Still, it's a wonderful thing to be loved and accepted, and acknowledged by the world as a committed couple. Considering that I have never personally had to fight for that right, I am perhaps unreasonably happy that it is now available to everyone. I wonder if there's a word for reverse schadenfreude, rejoicing at another's well-deserved good fortune. If not, there really should be.


Nick said...

That's great that same-sex marriages are now legal again, and I'm sure plenty of couples will seize the opportunity. Del and Phyllis are a real inspiration. As you say, we heterosexuals have never had to fight for that right and it's difficult to comprehend just how painful and frustrating it must be if it's denied to you.

thailandchani said...

Hear, hear.

furiousBall said...

this is good stuff

Wanderlust Scarlett said...

Is it the legal acknowledgement of a couples commitment to each other that is important? Is it the benefit of rights that were denied?

Is it the ceremony and the paper that legally binds them together?

I think that Del and Phyllis have been married to each other, in their hearts, since they made the first commitment more than 50 years ago.
Does the law or the paper change any of that devotion and love?

Is it the gaining of the right to become legally married that is the key issue of importance?

Whatever it is, it is good, and I am very happy for those whom this will bless with completion.

Best of luck and love to them all

Scarlett & Viaggiatore

comfortandjoy said...


I think the words for your delight in others' good fortune may "truly human" or maybe "magic."

Thank you, so much, for posting this.

By the way, I think the importance of this is the rights, and the ceremony, but I think it's mostly the recognition. That we are deserving. Normal. Legitimate. Human.

This couple has been married in the eyes of God for 50 years, but in the eyes of the United States government and many of its citizens, they've been deviants, sinners, and outcasts.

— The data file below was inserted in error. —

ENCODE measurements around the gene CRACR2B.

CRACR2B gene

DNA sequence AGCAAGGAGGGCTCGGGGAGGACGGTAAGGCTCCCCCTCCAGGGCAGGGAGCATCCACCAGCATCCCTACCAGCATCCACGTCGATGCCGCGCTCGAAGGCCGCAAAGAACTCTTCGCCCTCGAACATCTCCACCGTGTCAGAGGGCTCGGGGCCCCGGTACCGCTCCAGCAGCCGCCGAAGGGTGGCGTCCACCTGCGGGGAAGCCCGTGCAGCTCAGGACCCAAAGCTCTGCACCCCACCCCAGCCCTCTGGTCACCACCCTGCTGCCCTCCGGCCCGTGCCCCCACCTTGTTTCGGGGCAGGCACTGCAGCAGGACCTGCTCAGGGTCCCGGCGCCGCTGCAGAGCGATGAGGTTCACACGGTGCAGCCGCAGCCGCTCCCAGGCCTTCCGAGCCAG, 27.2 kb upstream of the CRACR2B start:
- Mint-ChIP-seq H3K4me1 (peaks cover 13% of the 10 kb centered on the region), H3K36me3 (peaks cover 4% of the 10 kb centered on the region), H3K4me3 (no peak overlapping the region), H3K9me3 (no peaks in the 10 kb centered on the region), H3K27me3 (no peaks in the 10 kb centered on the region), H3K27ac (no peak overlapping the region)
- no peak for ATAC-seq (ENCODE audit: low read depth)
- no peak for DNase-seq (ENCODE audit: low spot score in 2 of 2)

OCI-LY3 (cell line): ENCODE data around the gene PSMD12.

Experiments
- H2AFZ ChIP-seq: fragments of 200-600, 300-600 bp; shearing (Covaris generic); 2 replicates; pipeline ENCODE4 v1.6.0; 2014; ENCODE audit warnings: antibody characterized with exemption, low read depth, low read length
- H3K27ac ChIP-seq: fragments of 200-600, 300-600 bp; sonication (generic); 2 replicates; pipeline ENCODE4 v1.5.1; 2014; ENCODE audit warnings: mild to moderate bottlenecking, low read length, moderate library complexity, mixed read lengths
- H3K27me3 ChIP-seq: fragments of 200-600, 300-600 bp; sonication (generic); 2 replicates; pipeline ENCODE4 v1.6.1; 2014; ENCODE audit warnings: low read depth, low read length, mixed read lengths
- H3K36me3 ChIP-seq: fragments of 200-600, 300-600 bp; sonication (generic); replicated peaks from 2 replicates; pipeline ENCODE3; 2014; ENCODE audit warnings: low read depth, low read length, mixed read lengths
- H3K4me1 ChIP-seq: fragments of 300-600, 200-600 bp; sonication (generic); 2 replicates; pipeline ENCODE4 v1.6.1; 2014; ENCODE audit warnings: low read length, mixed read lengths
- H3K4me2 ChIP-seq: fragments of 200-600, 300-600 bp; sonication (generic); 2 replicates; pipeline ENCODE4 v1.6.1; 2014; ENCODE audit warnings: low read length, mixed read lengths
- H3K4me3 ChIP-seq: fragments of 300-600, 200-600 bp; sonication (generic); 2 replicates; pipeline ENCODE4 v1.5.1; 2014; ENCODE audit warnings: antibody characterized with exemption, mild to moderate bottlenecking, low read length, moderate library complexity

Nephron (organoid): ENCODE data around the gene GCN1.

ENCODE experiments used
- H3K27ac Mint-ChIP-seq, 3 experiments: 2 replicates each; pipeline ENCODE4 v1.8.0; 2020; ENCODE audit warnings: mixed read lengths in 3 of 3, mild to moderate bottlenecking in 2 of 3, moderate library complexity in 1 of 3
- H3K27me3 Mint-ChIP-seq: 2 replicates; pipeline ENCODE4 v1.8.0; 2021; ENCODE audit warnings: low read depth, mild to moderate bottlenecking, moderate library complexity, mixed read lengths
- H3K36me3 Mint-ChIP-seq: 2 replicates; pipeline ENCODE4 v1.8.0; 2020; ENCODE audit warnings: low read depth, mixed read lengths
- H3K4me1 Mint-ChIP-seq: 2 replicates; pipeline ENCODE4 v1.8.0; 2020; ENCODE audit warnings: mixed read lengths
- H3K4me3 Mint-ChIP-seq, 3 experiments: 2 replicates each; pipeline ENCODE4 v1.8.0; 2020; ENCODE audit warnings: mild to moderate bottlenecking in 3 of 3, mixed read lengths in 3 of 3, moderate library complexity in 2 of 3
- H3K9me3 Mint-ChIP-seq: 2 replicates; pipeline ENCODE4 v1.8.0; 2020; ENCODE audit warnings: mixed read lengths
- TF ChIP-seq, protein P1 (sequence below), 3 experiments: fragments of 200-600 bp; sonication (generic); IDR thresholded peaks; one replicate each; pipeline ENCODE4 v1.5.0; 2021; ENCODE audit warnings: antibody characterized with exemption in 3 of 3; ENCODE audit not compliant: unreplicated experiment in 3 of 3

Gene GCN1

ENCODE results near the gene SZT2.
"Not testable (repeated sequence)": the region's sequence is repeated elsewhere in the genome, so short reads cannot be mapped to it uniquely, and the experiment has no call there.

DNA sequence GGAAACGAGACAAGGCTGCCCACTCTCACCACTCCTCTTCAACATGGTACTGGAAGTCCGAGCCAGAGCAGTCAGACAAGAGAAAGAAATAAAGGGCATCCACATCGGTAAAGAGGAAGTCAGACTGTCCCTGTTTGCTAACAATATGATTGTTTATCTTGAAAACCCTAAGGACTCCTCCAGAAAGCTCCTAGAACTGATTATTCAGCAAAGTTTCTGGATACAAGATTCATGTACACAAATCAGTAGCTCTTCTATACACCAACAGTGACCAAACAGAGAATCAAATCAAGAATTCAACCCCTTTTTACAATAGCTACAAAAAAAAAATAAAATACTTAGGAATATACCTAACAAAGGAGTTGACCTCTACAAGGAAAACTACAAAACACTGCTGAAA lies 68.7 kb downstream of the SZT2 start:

Time for a change.

heartinsanfrancisco said...


They are an inspiration to couples everywhere and of every persuasion for the longevity of their devotion.




Hopefully this will signal the end of outdated notions and acceptance of all will blossom in our hearts.


I agree that love is not legislated, nor does it require legal acknowledgment or society's blessing. But nobody should be denied the respect and authenticity that others take for granted. I don't believe that a marriage certificate changes anything because the real marriage takes place in our hearts, but I'm sure it means a lot to those who have been cast as second-class citizens all their lives to finally come into the light. To them, such recognition must be the Promised Land to which all should be allowed entry.

As long as any right is denied to some citizens, they are not equal. In law begins all meaningful change and protection against discrimination. Law provides the recourse to address such wrongs. This is BIG, landmark stuff, Progress with a capital "P," and I am thrilled.

heartinsanfrancisco said...


Yes, it's about frickin' damn time. We are all human, regardless of the details.

Any kind of discrimination is terribly wrong and a crime against humankind.

It shouldn't matter whether ones love object is a man, a woman or a Boston fern. I have always felt sorry for those who can't love anyone at all.

I think you're going to love living here as much as I do.

RED MOJO said...

A beautiful post. Thank you heart. I believe the the importance of this right is really really basic. It's being treated as equals, as citizens with the same rights all other citizens's not the paper, it's the principal! It's the end of a kind of legal discrimination that has gone on for far too long.

On a limb with Claudia said...

Now how wonderful is that! Hurray for Del and Phyllis - and Hurray for the world that one atrocity is abolished. Finally.

seventh sister said...

If this is a current pic, they look fabulous for women in their